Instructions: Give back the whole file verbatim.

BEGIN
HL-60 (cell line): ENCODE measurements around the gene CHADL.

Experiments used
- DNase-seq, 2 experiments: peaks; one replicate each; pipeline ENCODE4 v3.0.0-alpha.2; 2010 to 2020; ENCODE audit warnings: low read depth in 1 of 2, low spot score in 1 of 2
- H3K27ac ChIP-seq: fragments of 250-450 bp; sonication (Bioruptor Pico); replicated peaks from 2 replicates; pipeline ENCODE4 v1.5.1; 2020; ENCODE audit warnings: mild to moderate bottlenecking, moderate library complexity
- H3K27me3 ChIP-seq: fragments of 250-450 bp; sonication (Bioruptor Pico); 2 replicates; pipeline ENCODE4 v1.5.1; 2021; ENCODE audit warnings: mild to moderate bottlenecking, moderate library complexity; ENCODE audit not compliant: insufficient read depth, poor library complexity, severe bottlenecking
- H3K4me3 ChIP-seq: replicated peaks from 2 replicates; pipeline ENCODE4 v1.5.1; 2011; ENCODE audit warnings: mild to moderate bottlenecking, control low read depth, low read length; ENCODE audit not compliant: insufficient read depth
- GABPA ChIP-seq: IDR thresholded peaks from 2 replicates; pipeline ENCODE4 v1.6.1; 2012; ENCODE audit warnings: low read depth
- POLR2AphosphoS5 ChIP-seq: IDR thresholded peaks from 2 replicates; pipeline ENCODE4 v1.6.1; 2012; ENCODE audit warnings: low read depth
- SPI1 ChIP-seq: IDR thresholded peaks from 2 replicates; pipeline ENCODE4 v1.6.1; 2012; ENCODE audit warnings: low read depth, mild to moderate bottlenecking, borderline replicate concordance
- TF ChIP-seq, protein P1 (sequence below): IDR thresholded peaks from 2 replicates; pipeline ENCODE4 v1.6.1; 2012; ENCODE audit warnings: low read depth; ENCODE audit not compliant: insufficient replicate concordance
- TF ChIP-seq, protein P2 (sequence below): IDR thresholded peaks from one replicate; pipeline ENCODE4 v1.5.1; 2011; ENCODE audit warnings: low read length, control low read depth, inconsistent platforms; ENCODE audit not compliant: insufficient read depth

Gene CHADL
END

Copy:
HL-60 (cell line): ENCODE measurements around the gene CHADL.

Experiments used
- DNase-seq, 2 experiments: peaks; one replicate each; pipeline ENCODE4 v3.0.0-alpha.2; 2010 to 2020; ENCODE audit warnings: low read depth in 1 of 2, low spot score in 1 of 2
- H3K27ac ChIP-seq: fragments of 250-450 bp; sonication (Bioruptor Pico); replicated peaks from 2 replicates; pipeline ENCODE4 v1.5.1; 2020; ENCODE audit warnings: mild to moderate bottlenecking, moderate library complexity
- H3K27me3 ChIP-seq: fragments of 250-450 bp; sonication (Bioruptor Pico); 2 replicates; pipeline ENCODE4 v1.5.1; 2021; ENCODE audit warnings: mild to moderate bottlenecking, moderate library complexity; ENCODE audit not compliant: insufficient read depth, poor library complexity, severe bottlenecking
- H3K4me3 ChIP-seq: replicated peaks from 2 replicates; pipeline ENCODE4 v1.5.1; 2011; ENCODE audit warnings: mild to moderate bottlenecking, control low read depth, low read length; ENCODE audit not compliant: insufficient read depth
- GABPA ChIP-seq: IDR thresholded peaks from 2 replicates; pipeline ENCODE4 v1.6.1; 2012; ENCODE audit warnings: low read depth
- POLR2AphosphoS5 ChIP-seq: IDR thresholded peaks from 2 replicates; pipeline ENCODE4 v1.6.1; 2012; ENCODE audit warnings: low read depth
- SPI1 ChIP-seq: IDR thresholded peaks from 2 replicates; pipeline ENCODE4 v1.6.1; 2012; ENCODE audit warnings: low read depth, mild to moderate bottlenecking, borderline replicate concordance
- TF ChIP-seq, protein P1 (sequence below): IDR thresholded peaks from 2 replicates; pipeline ENCODE4 v1.6.1; 2012; ENCODE audit warnings: low read depth; ENCODE audit not compliant: insufficient replicate concordance
- TF ChIP-seq, protein P2 (sequence below): IDR thresholded peaks from one replicate; pipeline ENCODE4 v1.5.1; 2011; ENCODE audit warnings: low read length, control low read depth, inconsistent platforms; ENCODE audit not compliant: insufficient read depth

Gene CHADL